Federal Reserve Board ("FRB") Governor Lael Brainard highlighted market benefits and risks as technology firms lead the digital transformation of payments.

Governor Brainard said customers can expect to see an increase in competition, improved product offerings and lower transaction costs. She also noted that the transformation expands financial inclusion and makes financial services more accessible and consumer-friendly. However, she cautioned that the integration of payments with consumer services creates risks. These involve (i) data security risks on payment methods, (ii) the potential for improper use of consumers' financial data, and (iii) unauthorized disclosure to third parties.

Governor Brainard affirmed the FRB's commitment to "closing the gap" between transaction capabilities in the digital economy and the underlying payment and settlement capabilities. She stated that it is crucial to invest in a real-time retail payments infrastructure that ensures the same speed, efficiency and security as traditional deposit account providers. In particular, she touched on the FedNow Service, which was announced by the FRB in 2019 to upgrade the U.S. payment system and provide payment-by-payment interbank settlements in real time (see previous coverage). Governor Brainard explained that with FedNow, consumers and businesses will be able to settle retail transactions in real time and have greater flexibility in managing their money.

Digital Transformation of Payments

Governor Brainard explained that the payment evolution extends to mediums of exchange for central bank money, commercial bank money and certain types of nonbank private money. Governor Brainard attributed the widespread use of commercial bank money (i.e., money held in deposits at commercial banks) to its heavy regulation and supervision by federal banking regulators. She warned that since issuers of nonbank money are not subject to the same regulations, consumers are at greater risk.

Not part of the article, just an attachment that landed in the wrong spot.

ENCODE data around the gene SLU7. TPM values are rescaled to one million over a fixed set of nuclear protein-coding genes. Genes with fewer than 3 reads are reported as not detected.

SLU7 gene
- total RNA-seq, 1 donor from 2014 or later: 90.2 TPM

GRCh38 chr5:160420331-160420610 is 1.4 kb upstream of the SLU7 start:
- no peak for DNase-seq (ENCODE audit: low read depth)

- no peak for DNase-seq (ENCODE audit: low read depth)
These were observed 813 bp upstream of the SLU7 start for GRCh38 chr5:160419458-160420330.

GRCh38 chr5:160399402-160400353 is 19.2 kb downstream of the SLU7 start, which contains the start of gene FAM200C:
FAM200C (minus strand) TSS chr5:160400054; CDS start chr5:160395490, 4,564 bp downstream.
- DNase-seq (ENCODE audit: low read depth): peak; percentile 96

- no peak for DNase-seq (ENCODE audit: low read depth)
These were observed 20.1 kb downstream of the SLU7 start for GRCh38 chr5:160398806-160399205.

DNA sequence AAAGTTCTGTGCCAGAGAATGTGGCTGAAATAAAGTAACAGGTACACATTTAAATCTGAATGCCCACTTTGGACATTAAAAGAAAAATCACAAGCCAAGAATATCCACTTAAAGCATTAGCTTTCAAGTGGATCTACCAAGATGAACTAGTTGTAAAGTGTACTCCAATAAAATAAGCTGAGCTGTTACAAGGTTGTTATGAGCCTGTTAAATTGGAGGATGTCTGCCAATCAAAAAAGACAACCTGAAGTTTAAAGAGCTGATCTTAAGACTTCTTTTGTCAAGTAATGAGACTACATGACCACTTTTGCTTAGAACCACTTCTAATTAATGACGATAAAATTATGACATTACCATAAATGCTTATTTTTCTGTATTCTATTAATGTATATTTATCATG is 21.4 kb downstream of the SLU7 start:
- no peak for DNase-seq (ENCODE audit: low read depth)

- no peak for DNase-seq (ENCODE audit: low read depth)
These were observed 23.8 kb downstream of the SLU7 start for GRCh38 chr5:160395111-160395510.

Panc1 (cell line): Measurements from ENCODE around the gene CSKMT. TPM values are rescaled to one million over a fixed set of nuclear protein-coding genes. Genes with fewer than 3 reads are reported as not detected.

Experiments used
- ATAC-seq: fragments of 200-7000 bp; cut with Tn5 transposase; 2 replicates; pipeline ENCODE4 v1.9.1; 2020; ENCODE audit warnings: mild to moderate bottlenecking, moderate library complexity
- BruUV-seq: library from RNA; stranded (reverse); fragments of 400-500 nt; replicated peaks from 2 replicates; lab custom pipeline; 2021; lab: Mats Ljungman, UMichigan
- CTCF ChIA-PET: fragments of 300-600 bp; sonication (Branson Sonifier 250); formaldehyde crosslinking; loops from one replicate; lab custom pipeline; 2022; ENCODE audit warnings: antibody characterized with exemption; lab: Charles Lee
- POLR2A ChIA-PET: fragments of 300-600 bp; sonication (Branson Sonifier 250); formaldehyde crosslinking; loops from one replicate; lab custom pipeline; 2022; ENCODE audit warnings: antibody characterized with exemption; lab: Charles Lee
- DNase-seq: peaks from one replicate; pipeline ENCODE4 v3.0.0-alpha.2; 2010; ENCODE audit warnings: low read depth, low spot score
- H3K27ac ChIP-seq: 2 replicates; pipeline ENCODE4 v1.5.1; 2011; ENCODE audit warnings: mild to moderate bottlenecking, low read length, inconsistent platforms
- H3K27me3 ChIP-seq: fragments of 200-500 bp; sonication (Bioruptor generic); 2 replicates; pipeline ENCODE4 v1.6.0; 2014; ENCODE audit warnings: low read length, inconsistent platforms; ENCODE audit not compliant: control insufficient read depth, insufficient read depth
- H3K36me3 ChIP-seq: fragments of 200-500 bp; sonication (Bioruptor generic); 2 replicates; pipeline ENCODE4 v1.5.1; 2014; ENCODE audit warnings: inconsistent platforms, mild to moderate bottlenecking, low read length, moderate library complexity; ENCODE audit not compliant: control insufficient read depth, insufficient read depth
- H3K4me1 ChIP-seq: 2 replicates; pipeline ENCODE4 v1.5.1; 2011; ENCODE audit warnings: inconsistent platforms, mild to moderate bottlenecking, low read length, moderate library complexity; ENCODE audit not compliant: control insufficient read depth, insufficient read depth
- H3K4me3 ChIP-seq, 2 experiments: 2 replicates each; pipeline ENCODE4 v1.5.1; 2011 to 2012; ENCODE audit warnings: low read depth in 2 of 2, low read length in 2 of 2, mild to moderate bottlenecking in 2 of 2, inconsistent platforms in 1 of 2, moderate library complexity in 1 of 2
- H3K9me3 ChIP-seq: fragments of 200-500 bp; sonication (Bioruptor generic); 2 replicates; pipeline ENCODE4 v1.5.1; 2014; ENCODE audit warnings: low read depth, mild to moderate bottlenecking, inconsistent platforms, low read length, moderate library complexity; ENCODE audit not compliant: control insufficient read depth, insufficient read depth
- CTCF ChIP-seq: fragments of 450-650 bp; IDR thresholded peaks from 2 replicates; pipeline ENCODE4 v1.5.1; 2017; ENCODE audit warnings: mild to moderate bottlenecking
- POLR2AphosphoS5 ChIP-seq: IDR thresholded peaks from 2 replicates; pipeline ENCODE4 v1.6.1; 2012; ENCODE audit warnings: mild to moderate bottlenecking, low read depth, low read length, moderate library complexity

In addition, Governor Brainard raised several questions regarding the design choices for cryptocurrencies, including (i) whether a digital currency is account-based or token-based, (ii) the method for authenticating the asset owner and (iii) the currency's convertibility.

Central Bank Digital Currency ("CBDC")

Governor Brainard highlighted the intensified pressure on central banks to issue digital currencies as a response to the rapid adoption of global stablecoin payment systems. She emphasized the importance of the United States remaining at the frontier of research and policy developments for CBDCs in light of China "moving ahead rapidly" to release a CBDC. She stated that first, regulators must assess the potential effects of releasing a CBDC within the context of the U.S. economy and recommended that regulators consider certain policy and design issues and legal implications. She questioned:

  • what form of digital central bank liability would support the payment system;

  • if a new form of central bank liability would minimize operational vulnerabilities;

  • if a CBDC would simplify payments and enhance end-to-end processing or recordkeeping procedures; and

  • what would be required to achieve cross-border cooperation for CBDCs and mitigate current frictions.